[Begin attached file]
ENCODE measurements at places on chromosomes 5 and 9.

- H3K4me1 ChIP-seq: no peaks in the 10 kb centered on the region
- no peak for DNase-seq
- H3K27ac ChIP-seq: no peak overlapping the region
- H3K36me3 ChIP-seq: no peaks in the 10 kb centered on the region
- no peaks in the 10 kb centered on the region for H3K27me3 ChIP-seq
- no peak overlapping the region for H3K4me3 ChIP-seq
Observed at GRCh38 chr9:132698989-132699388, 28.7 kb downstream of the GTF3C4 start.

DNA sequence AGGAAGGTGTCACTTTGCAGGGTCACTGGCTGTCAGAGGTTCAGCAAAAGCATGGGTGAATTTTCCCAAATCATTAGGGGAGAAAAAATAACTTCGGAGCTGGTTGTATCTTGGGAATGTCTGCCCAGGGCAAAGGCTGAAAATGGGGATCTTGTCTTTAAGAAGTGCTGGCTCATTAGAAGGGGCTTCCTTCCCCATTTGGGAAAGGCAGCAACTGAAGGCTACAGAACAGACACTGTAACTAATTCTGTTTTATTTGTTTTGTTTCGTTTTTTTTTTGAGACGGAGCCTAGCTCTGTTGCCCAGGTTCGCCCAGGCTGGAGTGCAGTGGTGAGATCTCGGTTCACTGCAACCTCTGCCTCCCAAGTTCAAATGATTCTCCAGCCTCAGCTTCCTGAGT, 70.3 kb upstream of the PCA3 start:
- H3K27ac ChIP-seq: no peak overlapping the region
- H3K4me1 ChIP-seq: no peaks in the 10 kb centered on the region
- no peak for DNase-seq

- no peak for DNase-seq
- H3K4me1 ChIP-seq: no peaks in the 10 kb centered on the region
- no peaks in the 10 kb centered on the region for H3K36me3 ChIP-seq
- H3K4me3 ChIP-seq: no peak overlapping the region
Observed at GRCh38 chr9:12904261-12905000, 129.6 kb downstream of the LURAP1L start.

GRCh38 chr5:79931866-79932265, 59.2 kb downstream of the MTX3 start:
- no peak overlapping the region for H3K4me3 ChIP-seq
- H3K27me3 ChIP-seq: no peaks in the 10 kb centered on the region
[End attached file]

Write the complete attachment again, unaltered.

ENCODE measurements at places on chromosomes 5 and 9.

- H3K4me1 ChIP-seq: no peaks in the 10 kb centered on the region
- no peak for DNase-seq
- H3K27ac ChIP-seq: no peak overlapping the region
- H3K36me3 ChIP-seq: no peaks in the 10 kb centered on the region
- no peaks in the 10 kb centered on the region for H3K27me3 ChIP-seq
- no peak overlapping the region for H3K4me3 ChIP-seq
Observed at GRCh38 chr9:132698989-132699388, 28.7 kb downstream of the GTF3C4 start.

DNA sequence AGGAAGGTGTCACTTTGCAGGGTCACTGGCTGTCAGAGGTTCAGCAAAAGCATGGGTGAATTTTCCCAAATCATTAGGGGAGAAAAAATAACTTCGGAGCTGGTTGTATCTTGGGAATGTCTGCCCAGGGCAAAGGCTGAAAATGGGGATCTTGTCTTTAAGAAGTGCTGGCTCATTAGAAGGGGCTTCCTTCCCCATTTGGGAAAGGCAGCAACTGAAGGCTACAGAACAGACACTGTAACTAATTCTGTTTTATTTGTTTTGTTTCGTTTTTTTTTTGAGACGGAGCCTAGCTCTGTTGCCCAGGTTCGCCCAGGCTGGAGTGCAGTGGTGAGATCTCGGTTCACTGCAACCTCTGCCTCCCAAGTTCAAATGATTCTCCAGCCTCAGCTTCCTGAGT, 70.3 kb upstream of the PCA3 start:
- H3K27ac ChIP-seq: no peak overlapping the region
- H3K4me1 ChIP-seq: no peaks in the 10 kb centered on the region
- no peak for DNase-seq

- no peak for DNase-seq
- H3K4me1 ChIP-seq: no peaks in the 10 kb centered on the region
- no peaks in the 10 kb centered on the region for H3K36me3 ChIP-seq
- H3K4me3 ChIP-seq: no peak overlapping the region
Observed at GRCh38 chr9:12904261-12905000, 129.6 kb downstream of the LURAP1L start.

GRCh38 chr5:79931866-79932265, 59.2 kb downstream of the MTX3 start:
- no peak overlapping the region for H3K4me3 ChIP-seq
- H3K27me3 ChIP-seq: no peaks in the 10 kb centered on the region